• Add additional TVs to display current events, replays of sporting events, concerts and other school activities (similar to a digital billboard containing school news, info, etc.)
  • Add study carousels and charging stations to the existing areas
  • Update the current computer lab area with new furniture
  • Extend the new ceiling, flooring and paint colors to match the remainder of the media center

Stay tuned to see where our next maker ed-venture leads us!

In the meantime, check out some of the wicked cool activities our elementary students have completed in the Imagination Zone with the assistance of my high school Tech Club/independent study students.

Ms. Longo’s class learning about circuitry via Little Bits challenges…

Ms. Longo’s students building a dog house for Chadwick, their stuffed class pet…

The final product…

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Print Custom Sticky Notes with Google Slides


What do you get when you combine sticky notes with Google Slides? A super cool idea from Tony Vincent that shows teachers how to create customized messages for all kinds of classroom uses: Personalized notes, reminders, to do lists, paper tweets, exit tickets, motivational remarks and more!

There’s even a wicked awesome template for generating sticky notes containing customized avatars using the Bitmoji Chrome extension.

Get the scoop, including step-by-step instructions, design tips and templates, by visiting the Learning in Hand blog right here, right now!

In the meantime, check out this instructional video demonstrating how educators can make this concept happen!

A high five to Tony for giving me the thumbs up to highlight his innovative idea on my space!

Classroom Connection:

As simple as they are, sticky notes are powerful educational tools that can motivate and inspire students before, during and after all sorts of classroom activities that span the K-12 curriculum.

Use the resources found within the Learning in Hand blog post to create personalized learning experiences for your students.

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The Google Easter Egg-stravaganza Sequel


Back by popular demand, it’s the Internet Easter egg hunt brought to you by Google…

If you’re a fan of these activities, then you won’t want to miss out on the hidden “Easter eggs”, or tricks, games and other fun stuff the programmers at Google have tucked away in their search engine for your entertainment.

How in the world do you find these super cool nerdy treasures, you ask? Well, give some of these search tips a try and see what pranks you can locate!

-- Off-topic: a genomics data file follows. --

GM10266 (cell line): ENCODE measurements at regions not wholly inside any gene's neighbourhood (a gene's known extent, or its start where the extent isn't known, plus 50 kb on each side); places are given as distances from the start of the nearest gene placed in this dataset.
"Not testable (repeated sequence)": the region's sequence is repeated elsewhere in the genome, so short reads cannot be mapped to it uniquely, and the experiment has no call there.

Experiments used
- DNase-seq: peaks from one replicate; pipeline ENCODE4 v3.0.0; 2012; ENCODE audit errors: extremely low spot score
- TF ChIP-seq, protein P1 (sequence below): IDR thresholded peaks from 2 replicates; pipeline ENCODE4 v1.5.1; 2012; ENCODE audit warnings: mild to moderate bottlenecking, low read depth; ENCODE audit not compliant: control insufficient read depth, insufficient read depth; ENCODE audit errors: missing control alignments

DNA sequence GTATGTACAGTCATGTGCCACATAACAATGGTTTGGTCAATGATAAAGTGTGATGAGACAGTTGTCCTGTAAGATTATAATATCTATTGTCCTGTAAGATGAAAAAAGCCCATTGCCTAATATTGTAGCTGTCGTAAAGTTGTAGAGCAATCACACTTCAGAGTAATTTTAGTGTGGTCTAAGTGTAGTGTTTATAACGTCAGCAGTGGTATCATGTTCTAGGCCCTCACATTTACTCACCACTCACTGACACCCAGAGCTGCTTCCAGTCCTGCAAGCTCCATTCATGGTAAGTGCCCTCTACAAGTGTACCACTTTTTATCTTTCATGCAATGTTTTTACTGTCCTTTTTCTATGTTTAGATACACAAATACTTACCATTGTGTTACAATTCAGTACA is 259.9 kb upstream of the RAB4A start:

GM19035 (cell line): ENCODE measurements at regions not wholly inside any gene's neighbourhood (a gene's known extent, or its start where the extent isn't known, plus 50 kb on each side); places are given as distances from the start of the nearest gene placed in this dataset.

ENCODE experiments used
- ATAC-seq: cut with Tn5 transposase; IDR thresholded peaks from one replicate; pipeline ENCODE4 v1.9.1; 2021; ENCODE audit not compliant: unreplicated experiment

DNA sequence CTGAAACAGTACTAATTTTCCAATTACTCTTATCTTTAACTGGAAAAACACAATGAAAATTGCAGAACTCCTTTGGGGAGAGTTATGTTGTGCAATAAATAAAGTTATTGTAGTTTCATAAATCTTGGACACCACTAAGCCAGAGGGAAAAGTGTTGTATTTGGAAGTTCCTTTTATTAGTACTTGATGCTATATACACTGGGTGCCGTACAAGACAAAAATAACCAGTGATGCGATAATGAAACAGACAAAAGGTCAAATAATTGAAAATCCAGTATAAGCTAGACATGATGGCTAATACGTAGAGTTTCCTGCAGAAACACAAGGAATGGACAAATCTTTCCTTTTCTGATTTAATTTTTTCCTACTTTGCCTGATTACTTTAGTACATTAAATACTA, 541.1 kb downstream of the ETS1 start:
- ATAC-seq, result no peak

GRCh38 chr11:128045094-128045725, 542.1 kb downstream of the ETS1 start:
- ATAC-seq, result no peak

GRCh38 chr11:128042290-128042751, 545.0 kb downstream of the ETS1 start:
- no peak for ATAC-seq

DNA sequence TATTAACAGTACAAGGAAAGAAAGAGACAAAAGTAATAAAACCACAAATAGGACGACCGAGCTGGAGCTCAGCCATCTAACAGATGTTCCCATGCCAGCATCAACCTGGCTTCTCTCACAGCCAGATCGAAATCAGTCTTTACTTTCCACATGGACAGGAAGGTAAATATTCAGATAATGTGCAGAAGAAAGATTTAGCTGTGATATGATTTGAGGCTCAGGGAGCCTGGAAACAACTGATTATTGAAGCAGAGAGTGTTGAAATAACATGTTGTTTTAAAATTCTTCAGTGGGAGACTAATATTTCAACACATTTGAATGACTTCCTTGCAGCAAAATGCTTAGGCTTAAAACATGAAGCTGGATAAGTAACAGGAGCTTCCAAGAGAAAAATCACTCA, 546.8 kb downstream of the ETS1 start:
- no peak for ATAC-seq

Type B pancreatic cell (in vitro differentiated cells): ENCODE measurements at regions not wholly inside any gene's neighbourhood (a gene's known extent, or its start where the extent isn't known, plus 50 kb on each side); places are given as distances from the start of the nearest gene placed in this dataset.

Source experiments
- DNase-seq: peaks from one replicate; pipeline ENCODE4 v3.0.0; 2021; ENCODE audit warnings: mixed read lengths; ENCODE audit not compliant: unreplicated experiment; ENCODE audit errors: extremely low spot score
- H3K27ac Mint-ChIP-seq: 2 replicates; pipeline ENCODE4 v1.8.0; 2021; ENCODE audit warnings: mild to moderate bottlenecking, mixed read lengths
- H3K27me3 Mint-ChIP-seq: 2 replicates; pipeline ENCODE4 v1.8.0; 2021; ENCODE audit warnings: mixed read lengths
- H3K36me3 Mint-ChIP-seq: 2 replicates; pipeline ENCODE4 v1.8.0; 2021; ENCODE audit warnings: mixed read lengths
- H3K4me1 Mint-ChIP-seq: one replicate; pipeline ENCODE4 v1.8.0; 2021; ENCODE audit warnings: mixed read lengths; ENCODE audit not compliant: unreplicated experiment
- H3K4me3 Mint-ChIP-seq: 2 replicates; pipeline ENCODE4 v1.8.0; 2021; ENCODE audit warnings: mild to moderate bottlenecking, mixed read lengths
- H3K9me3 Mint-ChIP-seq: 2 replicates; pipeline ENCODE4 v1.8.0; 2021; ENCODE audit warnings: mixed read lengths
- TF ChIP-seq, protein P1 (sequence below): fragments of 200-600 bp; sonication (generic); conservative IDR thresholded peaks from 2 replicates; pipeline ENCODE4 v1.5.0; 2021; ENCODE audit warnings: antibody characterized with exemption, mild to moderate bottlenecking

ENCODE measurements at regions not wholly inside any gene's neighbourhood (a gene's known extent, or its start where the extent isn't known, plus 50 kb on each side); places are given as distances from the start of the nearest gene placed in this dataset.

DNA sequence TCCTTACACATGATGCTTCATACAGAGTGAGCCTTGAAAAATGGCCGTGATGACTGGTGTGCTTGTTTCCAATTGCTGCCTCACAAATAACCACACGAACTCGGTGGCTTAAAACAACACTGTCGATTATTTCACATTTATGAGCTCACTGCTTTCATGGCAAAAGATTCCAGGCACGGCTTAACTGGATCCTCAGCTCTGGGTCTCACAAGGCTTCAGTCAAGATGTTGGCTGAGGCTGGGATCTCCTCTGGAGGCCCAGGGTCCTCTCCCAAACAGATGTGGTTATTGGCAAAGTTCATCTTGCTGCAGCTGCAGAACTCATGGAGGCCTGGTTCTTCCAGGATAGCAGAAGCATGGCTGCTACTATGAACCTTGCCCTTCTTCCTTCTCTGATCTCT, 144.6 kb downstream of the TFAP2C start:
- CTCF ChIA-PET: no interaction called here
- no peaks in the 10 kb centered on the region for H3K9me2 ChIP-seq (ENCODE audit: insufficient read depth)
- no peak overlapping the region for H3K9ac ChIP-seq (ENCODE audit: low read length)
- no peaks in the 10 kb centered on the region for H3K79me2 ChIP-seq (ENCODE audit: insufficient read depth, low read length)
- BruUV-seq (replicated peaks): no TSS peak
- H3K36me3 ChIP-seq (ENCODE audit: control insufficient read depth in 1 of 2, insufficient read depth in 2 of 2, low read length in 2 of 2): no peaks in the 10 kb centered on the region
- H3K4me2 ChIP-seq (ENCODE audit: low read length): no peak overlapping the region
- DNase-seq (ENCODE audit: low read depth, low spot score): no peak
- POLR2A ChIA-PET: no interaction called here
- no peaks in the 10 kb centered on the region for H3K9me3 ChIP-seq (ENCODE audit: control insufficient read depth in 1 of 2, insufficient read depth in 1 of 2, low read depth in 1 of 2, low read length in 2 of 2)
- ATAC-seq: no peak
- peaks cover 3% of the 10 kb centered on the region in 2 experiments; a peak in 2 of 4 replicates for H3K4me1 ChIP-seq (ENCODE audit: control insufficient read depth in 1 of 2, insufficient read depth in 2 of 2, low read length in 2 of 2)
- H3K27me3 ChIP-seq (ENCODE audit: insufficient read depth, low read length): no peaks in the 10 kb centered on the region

Just open Google in your favorite browser and search…

  • Do a Barrel Roll—See the results page roll over.
  • Super Mario Brothers—Be prepared for a flashback to the 90s!
  • Festivus—Adds a Festivus pole to the left side of the screen. If you don’t know what that means, you must not be a Seinfeld fan so do a regular Google search for more info.
  • I’m feeling curious or fun fact—Snag random trivia and the chance to get additional fun factoids. Warning: This can be the beginning of an addiction!
  • Tilt or askew—The results appear slightly tilted to the right.
  • Google in 1998—The page will look like it did about 18 years ago.
  • Super Mario Bros—View an info card to the right with details about the game. Added bonus: Click the coin block to collect coins and earn a 1up.
  • Zerg Rush—Watch your search results get attacked by the Google Os, which you can defeat by clicking on them.
  • Flip a coin—Prompts a card with an animated coin flip.
  • Roll a die—Prompts a card that randomly rolls a standard six-sided die.
  • Atari Breakout—Get your big hair on and play a version of the hit game Breakout from the 80s.
  • Play dreidel—Enjoy ten seconds of an interactive dreidel-spinning game.
  • Webdriver torso—Transforms the Google logo into a series of blinking blocks.
  • Anagram—Triggers a response asking, “Did you mean: Nag A Ram.” (Get it? Ha, ha!)

And my all-time favorite:

  • Google Pacman—Returns a card that that links to a pop-up screen of the famous 80’s arcade game

Recently added:

  • T-Rex Mini Game—We’ve all seen the dreaded “no network connectivity” T-Rex show up when the internet isn’t working, but what you may not realize is that this is also a game. It’s an endless runner where you, as T-Rex, have to run as far as you can, jumping over cacti and pterodactyls as they come your way.
And there you have it: A few of the thousands of lines of code hidden in popular software around the web. For more of this geeky goodness, just… Yep, you guessed it: Google it. You’ll probably be pretty amazed at how many of these secret gems are waiting to be discovered!
Google makes many super useful products, but it’s also cool to see the “fun” side of the company. Enjoy!